• I’m not saying all schools/teachers are perfect. None are, if we’re being literal. The problem is how all this standardized data is being used. Taking a test in April and not getting scores back until November isn’t useful for instruction in any way. So what are those scores used for? And is it worth stressing everyone out to get them?
      Yes, let’s see what works in other places and apply it. But if you’re going to create high-stakes tests around what other places are doing, you’d better make damned sure the environments are standardized as well. Send all kids to preschool. Repair dilapidated buildings. Stop pretending poverty has no impact on a child’s education.
      In the beginning, tests put a spotlight on weaknesses in certain schools, and I agree with you that it needed to happen. But we’re past that now. Testing companies are making a mint off these tests with the blessing of legislators. Meanwhile, there have been studies that show the only reliable data that come from the tests is that poverty impacts learning (look it up). The school where I work didn’t have good leadership for many years, until our current principal took the reigns five years ago. Now, teachers are all on the same mission, students know exactly what’s expected of them, they are learning, and they come to school because it’s a safe place where even if they fail, they know they are valued and their strengths mean something.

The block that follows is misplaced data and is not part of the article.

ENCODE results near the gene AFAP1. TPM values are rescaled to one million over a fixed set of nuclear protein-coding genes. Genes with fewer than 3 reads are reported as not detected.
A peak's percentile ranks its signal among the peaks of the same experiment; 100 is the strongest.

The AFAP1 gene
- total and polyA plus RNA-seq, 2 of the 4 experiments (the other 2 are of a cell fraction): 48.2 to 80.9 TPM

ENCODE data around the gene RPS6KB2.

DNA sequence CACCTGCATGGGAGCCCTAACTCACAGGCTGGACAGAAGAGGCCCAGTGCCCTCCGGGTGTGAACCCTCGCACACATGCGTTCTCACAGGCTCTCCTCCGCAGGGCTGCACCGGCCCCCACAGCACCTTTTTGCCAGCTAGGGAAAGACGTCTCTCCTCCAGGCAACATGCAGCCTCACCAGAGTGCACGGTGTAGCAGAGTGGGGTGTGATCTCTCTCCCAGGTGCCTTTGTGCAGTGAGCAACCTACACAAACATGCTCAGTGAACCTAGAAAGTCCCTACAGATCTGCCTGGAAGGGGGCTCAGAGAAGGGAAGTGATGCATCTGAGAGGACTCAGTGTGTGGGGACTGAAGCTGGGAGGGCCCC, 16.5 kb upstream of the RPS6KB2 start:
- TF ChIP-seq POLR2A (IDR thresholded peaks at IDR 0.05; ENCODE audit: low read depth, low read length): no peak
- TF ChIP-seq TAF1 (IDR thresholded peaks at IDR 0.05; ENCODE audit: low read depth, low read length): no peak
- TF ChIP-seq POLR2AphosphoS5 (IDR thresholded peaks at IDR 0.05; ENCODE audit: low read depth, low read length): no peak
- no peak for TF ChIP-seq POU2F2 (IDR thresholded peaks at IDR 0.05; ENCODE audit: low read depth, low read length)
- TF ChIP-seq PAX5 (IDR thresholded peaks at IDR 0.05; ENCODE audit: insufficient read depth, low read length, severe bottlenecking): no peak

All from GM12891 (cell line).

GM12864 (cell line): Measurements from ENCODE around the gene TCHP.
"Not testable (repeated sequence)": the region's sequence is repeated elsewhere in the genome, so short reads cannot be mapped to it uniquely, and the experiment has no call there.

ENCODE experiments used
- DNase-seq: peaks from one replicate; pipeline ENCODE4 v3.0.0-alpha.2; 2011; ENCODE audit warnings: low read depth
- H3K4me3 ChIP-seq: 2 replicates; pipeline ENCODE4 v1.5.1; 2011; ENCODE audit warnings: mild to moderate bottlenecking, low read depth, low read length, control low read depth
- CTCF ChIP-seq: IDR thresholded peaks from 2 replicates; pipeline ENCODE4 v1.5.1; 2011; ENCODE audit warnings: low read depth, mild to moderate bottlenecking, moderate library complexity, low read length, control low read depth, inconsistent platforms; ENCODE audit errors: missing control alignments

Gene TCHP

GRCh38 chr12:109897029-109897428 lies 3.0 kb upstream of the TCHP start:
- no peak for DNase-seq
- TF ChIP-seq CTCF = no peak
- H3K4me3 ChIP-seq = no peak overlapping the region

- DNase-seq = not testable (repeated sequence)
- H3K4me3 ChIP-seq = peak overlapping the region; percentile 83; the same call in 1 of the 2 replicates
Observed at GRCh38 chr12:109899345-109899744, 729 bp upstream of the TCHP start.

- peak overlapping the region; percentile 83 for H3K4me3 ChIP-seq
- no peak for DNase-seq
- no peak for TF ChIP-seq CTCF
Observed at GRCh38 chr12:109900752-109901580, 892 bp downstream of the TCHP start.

The amazing things happening at my school aren’t reflected in the scores. It’s a number in the paper that gets compared to all the other numbers from other schools. That handful of students didn’t test at a proficient level in reading on that one test, but that number doesn’t show those students made more than a year’s growth in seven months. They’re still behind, and that’s all the test measures.
      You said something that is key – you’ll get a top ranked kid out of any school if you invest your time. That’s absolutely right. And that’s what any parent should do – you can’t directly control what happens in the school or dept. of ed., but you can control what happens with your own kids.